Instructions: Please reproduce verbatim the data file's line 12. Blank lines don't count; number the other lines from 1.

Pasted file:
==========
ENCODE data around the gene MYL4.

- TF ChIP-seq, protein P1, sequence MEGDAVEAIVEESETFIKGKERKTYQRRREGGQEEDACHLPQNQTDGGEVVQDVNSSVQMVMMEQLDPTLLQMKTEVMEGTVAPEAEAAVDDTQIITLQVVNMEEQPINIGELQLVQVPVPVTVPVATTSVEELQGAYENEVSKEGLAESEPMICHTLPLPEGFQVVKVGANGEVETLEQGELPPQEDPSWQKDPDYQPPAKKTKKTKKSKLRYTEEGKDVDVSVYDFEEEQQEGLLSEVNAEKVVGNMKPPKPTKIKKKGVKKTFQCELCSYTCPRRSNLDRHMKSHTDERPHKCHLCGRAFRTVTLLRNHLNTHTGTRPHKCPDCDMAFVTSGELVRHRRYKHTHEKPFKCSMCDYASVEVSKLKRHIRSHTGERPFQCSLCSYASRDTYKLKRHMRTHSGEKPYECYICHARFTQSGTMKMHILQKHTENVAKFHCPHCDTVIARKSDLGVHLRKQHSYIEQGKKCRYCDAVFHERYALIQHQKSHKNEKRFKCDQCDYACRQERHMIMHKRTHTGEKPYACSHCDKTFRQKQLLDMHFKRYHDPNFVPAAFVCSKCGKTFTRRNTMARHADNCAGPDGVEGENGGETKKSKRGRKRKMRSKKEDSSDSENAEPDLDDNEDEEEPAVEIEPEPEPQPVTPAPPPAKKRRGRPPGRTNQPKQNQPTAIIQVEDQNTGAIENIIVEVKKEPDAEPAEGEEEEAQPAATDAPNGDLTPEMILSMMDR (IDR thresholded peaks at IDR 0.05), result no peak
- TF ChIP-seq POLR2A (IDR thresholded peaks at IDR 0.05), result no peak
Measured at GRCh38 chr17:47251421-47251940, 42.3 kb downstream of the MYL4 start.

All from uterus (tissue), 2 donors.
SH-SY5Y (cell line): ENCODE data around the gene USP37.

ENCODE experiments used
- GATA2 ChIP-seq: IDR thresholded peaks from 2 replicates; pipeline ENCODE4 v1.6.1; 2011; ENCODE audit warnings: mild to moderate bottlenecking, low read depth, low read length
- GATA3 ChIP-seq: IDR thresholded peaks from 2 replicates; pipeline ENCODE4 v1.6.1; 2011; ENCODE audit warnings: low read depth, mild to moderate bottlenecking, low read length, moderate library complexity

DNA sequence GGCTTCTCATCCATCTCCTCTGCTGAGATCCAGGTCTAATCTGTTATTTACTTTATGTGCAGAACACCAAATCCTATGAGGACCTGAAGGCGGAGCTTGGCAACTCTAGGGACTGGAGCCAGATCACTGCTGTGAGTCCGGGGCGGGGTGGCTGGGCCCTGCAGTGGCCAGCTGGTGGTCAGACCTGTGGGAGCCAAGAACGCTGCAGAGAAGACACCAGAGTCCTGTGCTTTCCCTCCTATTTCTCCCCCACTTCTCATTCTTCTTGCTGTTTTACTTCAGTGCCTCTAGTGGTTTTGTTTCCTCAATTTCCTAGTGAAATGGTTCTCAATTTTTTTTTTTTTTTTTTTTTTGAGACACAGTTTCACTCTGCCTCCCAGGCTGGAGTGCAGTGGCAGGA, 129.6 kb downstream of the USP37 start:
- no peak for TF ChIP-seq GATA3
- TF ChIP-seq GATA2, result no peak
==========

- TF ChIP-seq GATA2, result no peak